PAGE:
What is a cost accountant and what do they do?
Cost accounting is a form of management accounting and is used to understand the fixed and variable costs associated with producing and delivering the goods and services produced by an organisation.
Accountants in this field are specialists who determine the costs associated with providing a service or manufacturing a product by analysing expenses within the supply chain. They measure and record actual costs such as labour, shipping, production and administration, both across a function and at a unit level, to determine the true cost of bringing goods and services to market.
Cost accountants help to plan, budget and monitor performance, set standard unit costs and recommend appropriate cost-saving opportunities. The role is important in understanding where a company is spending money as well as which products, departments or services are most profitable.
Responsibilities will vary, but examples include:
- Collecting and validating data to determine both fixed and variable costs of business activity such as rent, raw material purchases, inventory and labour
- Analysing changes in product design, raw materials, manufacturing methods or services provided, to determine effects on cost
- Analysing actual manufacturing costs and preparing periodic reports comparing standard costs to actual production costs
- Recording cost information for use in controlling expenditures
- Recommending cost-saving options
- Performing ongoing reconciliations of various cost reports against software systems to ensure accuracy
- Providing management with reports specifying and comparing factors affecting prices and profitability of products or services
- Initiating the month-end closing and reporting processes, which they in turn submit to management
- Performing physical inventory inspections and monitoring inventory management information systems
Why are they important?
Cost accountants play an important role in maintaining profitability and working capital by ensuring management have a clear understanding of their cost base. Part of their role is to make recommendations and identify opportunities to make the delivery of the organisation’s goods and services as cost-efficient and profitable as possible.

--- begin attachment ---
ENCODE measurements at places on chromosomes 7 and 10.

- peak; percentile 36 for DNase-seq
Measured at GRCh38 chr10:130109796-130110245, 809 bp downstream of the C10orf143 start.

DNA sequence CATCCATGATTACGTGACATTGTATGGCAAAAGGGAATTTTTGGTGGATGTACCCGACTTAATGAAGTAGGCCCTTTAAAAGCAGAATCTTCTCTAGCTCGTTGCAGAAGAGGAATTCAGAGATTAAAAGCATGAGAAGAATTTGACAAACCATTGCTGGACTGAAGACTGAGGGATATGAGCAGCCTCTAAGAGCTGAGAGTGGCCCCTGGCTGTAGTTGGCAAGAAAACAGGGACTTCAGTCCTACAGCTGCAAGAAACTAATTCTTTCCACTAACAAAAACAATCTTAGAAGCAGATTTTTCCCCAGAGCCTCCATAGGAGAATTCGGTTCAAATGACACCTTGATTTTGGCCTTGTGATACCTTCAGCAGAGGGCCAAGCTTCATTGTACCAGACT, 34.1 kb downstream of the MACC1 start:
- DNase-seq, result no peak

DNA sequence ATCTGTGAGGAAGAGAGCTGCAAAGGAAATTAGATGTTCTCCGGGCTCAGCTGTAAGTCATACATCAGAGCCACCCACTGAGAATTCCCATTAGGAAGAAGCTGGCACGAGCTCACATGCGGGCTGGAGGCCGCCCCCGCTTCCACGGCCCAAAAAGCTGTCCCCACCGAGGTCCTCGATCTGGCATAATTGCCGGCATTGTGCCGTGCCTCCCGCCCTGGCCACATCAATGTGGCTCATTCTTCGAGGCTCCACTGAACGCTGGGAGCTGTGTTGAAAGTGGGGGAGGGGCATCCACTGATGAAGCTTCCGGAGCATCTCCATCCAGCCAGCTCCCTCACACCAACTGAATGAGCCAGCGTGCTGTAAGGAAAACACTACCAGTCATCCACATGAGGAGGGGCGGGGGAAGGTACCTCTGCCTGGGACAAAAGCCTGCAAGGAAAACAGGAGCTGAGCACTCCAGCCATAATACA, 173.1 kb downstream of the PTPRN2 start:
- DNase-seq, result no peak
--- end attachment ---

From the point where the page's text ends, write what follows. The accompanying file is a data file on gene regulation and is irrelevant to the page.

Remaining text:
Skills needed for this role
A Cost Accountant must have excellent numeracy skills along with a logical and analytical mind. The ability to interpret and explain complex data is key with excellent communication and interpersonal skills
Strategic Professional Options examinations linked to this role
Career opportunities presented by this role
Cost accountants may work for accounting firms or directly for a company, and they are often found in the retail or manufacturing sectors. More experienced Cost accountants can work as consultants through their own independent practice. These consultants will often be called upon to perform services for small or mid-sized businesses that cannot afford a full-time cost accountant.
High level competencies required include:
Data, digital and technology
A. Identifies strategic options to add value, using data and technology.
B. Analyses and evaluates data using appropriate technologies and tools.
C. Applies technologies to visualise data clearly and effectively.
D. Applies scepticism and ethical judgement to the use of data and data technology.
A. Links developments in global trade, markets, business practices and the economic environment to required improvements in the financial and risk management of an organisation.
B. Advises on business asset valuations, capital projects and investments using appropriate analytical qualitative and quantitative techniques.
C. Identifies, evaluates and advises on alternative sources of business finance and different ways of raising finance.
D. Communicates and advises on the impact on financial decision making on current developments in regulation, governance and ethics.
E. Assesses and advises on appropriate strategies to manage business and organisational performance regarding business and finance risk and effectively communicates the impact.
A. Applies development and performance management, in the wider business and technological environment, within the context of strategic planning and implementation.
B. Directs organisational performance through the selection and measurement of financial and non-financial performance indicators.
C. Collaborates on the key tactical and organisational areas of budgeting and control, capital investments, people and resource management.
D. Consults on the design and use of current and emerging technology and information systems to improve strategic decision-making and organisational performance.
Unable to load Job Listing
Careers in finance
Read real-life case studies of ACCA members and students to learn more about their careers and the industries, sectors and roles they work in.